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A Bug’s-Eye View in CBS’ ‘Santo Bugito’ : Television: It may not sound like the most politically correct Saturday morning cartoon, but it’s certainly the most entomologically correct.

SPECIAL TO THE TIMES

In the crush of this fall’s new network offerings, “Santo Bugito,” a CBS Saturday morning cartoon about a town of bugs, is causing quite a buzz in more ways than one.

For one thing, its nonviolent story line runs counter to the slew of physically oriented kids’ shows trying to ride the “Mighty Morphin Power Rangers” wave. “Santo Bugito” (which stands for “little bug town”) has as its central characters a husband and wife who are loving and supportive--Carmen and Paco de la Antchez, who run a cantina in an upturned vase on Highway 5.

For another, there’s its setting, along the Texas-Mexico border, which gives the show a strong Latino flavor. About half the characters are Latin-styled--with the voices of such performers as Tony Plana, Marabina Jaimes, Candi Milo and Cheech Marin--and so is the theme song and musical score.

The animation community is also keen to see the first “Tex-Mex cartoon"--the latest product from the innovative team of Klasky Csupo Inc., the creators of “Duckman” (USA Network) and “Rugrats” (Nickelodeon). The show is scheduled to premiere Sept. 16.

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“The inspiration for a lot of our shows comes from our kids, and we explore things they like,” creator Arlene Klasky explains. “We had explored the monster arena in our ‘Aaahh! Real Monsters’ [Nickelodeon] and then we did the world of babies in ‘Rugrats.’ ”

Two years ago, Klasky and partner Gubar Csupo decided to incorporate some elements of Latino music and culture into their work, after seeing how much their children loved visits to Latino sections of Los Angeles.

Then Klasky had the brainstorm of combining the Latin theme and a Latino music track with a concept she had been developing on another subject that fascinates kids--entomology.

“Kids really like bugs. Boys particularly like squishy, slimy, squirmy bugs,” Klasky says. “I wanted to put these insects in the desert, and once we chose the border of Texas and Mexico, we developed this Tex-Mex feel to the show.”

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On paper, combining the two themes sounds like a politically incorrect network nightmare. From the controversy over the Frito Bandito corn chip commercials from Frito-Lay Inc., which were eventually pulled in 1970, to the current boycott by the National Hispanic Media Coalition of Capital Cities/ABC over the lack of representation of Latinos, the Latino community has been sensitive to its depiction on television.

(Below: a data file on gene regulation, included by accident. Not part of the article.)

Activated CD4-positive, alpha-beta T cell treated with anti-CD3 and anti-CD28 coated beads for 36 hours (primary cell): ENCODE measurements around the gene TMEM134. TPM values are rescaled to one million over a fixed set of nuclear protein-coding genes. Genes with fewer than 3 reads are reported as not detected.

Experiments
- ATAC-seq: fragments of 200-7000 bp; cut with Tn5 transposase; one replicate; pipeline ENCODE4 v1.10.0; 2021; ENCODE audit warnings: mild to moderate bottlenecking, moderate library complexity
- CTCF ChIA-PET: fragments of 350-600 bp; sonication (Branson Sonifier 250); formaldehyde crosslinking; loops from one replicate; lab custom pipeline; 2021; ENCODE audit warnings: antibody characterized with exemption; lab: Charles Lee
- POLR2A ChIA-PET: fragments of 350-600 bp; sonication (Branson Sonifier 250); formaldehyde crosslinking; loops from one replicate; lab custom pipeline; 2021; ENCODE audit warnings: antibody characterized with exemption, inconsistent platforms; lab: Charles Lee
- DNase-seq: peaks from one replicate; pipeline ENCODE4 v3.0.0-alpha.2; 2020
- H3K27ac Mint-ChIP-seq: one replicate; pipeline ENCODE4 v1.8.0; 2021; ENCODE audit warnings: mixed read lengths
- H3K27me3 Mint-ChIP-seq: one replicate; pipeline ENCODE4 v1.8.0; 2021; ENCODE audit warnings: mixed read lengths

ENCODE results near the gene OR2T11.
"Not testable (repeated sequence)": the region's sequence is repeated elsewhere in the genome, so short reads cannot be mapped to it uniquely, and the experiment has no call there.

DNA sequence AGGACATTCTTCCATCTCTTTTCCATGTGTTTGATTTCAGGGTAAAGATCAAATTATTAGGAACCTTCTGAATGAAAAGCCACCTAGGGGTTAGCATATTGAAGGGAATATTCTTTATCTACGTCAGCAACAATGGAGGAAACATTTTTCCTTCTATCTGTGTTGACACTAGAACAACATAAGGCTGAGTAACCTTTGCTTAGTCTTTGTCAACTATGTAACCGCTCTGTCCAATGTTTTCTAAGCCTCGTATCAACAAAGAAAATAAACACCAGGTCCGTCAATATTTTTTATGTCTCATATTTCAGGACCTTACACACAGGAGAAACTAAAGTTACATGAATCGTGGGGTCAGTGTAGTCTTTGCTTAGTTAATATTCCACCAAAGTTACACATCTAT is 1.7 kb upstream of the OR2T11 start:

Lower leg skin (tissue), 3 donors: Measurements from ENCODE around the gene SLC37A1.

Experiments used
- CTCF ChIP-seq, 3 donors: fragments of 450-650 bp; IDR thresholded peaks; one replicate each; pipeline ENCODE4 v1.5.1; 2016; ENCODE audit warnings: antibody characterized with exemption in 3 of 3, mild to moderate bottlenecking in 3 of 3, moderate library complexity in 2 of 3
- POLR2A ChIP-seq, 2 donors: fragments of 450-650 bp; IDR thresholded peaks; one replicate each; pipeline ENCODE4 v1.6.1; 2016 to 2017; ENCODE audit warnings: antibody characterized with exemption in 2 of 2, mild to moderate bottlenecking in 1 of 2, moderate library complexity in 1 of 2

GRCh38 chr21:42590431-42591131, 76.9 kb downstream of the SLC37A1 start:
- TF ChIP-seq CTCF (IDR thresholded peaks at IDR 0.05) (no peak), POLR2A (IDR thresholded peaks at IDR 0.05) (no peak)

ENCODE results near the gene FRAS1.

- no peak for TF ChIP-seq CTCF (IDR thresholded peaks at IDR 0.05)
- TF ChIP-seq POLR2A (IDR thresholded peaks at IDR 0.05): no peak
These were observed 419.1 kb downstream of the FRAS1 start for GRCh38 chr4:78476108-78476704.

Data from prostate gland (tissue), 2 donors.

The show hasn’t been screened for reporters yet, but it gets a clean bill of health in the cultural sensitivity arena from its script consultant, Concepcion Valadez, an associate professor in UCLA’s Graduate School of Education. “Paco and Carmen are very loving and real problem-solvers,” she says.

Another Latino consultant, culture musicologist Tito Larriva--who has a singing part in the cast--oversaw the musical authenticity of the soundtrack.

Bug characteristics, however, are more important than race in the shape of the overall show.

Other characters include what Klasky calls “a couple of rednecks,” Clem and Burt, who are barflies. They can be sweet but eventually deteriorate into the disgusting, sexist, tasteless flies they really are--eating objects they find stuck to their hairy legs, for example.

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Then there is Ralph the Ladybug, a gruff, macho truck driver trapped in the body of a ladybug; Eaton Woode, a starving artist who is a sullen and Angst -ridden termite, and Amelia, a dragonfly complete with an Amelia Earhart aviator’s cap and the energy and daring for tricky maneuvers.

“What we are doing is trying to stay true to the characteristics of the bugs--flies are disgusting and dirty, so our flies spit up their food as part of their external digestion,” Klasky explains.

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Indeed, consultant Valadez said her main problem with the show was the graphic nature of insect larvae, pods, saliva sacks and digestive tracts--the very areas that fascinate children.

The realism of entomological bodily functions was toned down by inserting an animated professor who pops up throughout the half-hour episodes to explain segmented body parts, multifaceted eyes, scent trails and why a fly does regurgitate its food before it eats. Parents should prepare to have these facts repeated to them at meal times.

Though “Santo Bugito” is not targeted specifically at a Latino audience, it does highlight a culture that is rarely covered on television and seldom in children’s animation.

“Hopefully, Latino kids will find this show is a little bit closer to their hearts than ‘Power Rangers,’ ” Csupo says.


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